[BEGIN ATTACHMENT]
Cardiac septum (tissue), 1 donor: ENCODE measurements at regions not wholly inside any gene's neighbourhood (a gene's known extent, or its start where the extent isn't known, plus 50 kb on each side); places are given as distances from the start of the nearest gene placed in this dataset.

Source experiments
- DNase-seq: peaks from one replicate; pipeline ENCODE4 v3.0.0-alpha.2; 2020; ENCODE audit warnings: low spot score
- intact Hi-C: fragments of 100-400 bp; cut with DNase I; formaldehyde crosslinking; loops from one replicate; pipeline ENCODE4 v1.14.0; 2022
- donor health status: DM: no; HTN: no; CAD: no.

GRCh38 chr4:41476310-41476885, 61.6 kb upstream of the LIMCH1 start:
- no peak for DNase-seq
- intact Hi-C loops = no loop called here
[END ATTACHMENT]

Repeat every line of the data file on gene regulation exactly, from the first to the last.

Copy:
Cardiac septum (tissue), 1 donor: ENCODE measurements at regions not wholly inside any gene's neighbourhood (a gene's known extent, or its start where the extent isn't known, plus 50 kb on each side); places are given as distances from the start of the nearest gene placed in this dataset.

Source experiments
- DNase-seq: peaks from one replicate; pipeline ENCODE4 v3.0.0-alpha.2; 2020; ENCODE audit warnings: low spot score
- intact Hi-C: fragments of 100-400 bp; cut with DNase I; formaldehyde crosslinking; loops from one replicate; pipeline ENCODE4 v1.14.0; 2022
- donor health status: DM: no; HTN: no; CAD: no.

GRCh38 chr4:41476310-41476885, 61.6 kb upstream of the LIMCH1 start:
- no peak for DNase-seq
- intact Hi-C loops = no loop called here